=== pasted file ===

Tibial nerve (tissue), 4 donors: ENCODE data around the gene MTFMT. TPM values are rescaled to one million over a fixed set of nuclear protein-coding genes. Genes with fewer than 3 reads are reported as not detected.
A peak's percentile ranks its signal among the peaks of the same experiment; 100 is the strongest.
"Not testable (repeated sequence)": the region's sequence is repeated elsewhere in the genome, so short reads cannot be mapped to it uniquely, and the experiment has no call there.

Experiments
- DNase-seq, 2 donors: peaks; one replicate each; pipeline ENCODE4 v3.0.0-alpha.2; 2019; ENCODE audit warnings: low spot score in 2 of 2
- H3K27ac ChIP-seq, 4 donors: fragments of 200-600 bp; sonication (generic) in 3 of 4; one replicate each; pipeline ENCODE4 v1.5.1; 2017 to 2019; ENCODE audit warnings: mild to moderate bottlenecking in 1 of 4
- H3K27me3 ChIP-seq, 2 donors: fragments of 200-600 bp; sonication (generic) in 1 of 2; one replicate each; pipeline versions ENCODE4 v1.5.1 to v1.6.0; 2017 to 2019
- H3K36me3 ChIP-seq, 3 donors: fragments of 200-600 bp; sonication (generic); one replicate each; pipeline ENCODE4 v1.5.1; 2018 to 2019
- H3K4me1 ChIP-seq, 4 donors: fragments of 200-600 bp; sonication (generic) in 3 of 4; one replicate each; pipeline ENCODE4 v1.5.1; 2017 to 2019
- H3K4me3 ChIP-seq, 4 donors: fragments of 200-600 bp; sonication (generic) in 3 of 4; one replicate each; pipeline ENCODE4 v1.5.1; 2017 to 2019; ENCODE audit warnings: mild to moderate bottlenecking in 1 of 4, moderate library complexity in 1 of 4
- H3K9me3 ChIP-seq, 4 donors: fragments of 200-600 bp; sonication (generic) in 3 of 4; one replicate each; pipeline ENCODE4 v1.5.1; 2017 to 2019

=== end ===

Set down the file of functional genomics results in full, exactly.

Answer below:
Tibial nerve (tissue), 4 donors: ENCODE data around the gene MTFMT. TPM values are rescaled to one million over a fixed set of nuclear protein-coding genes. Genes with fewer than 3 reads are reported as not detected.
A peak's percentile ranks its signal among the peaks of the same experiment; 100 is the strongest.
"Not testable (repeated sequence)": the region's sequence is repeated elsewhere in the genome, so short reads cannot be mapped to it uniquely, and the experiment has no call there.

Experiments
- DNase-seq, 2 donors: peaks; one replicate each; pipeline ENCODE4 v3.0.0-alpha.2; 2019; ENCODE audit warnings: low spot score in 2 of 2
- H3K27ac ChIP-seq, 4 donors: fragments of 200-600 bp; sonication (generic) in 3 of 4; one replicate each; pipeline ENCODE4 v1.5.1; 2017 to 2019; ENCODE audit warnings: mild to moderate bottlenecking in 1 of 4
- H3K27me3 ChIP-seq, 2 donors: fragments of 200-600 bp; sonication (generic) in 1 of 2; one replicate each; pipeline versions ENCODE4 v1.5.1 to v1.6.0; 2017 to 2019
- H3K36me3 ChIP-seq, 3 donors: fragments of 200-600 bp; sonication (generic); one replicate each; pipeline ENCODE4 v1.5.1; 2018 to 2019
- H3K4me1 ChIP-seq, 4 donors: fragments of 200-600 bp; sonication (generic) in 3 of 4; one replicate each; pipeline ENCODE4 v1.5.1; 2017 to 2019
- H3K4me3 ChIP-seq, 4 donors: fragments of 200-600 bp; sonication (generic) in 3 of 4; one replicate each; pipeline ENCODE4 v1.5.1; 2017 to 2019; ENCODE audit warnings: mild to moderate bottlenecking in 1 of 4, moderate library complexity in 1 of 4
- H3K9me3 ChIP-seq, 4 donors: fragments of 200-600 bp; sonication (generic) in 3 of 4; one replicate each; pipeline ENCODE4 v1.5.1; 2017 to 2019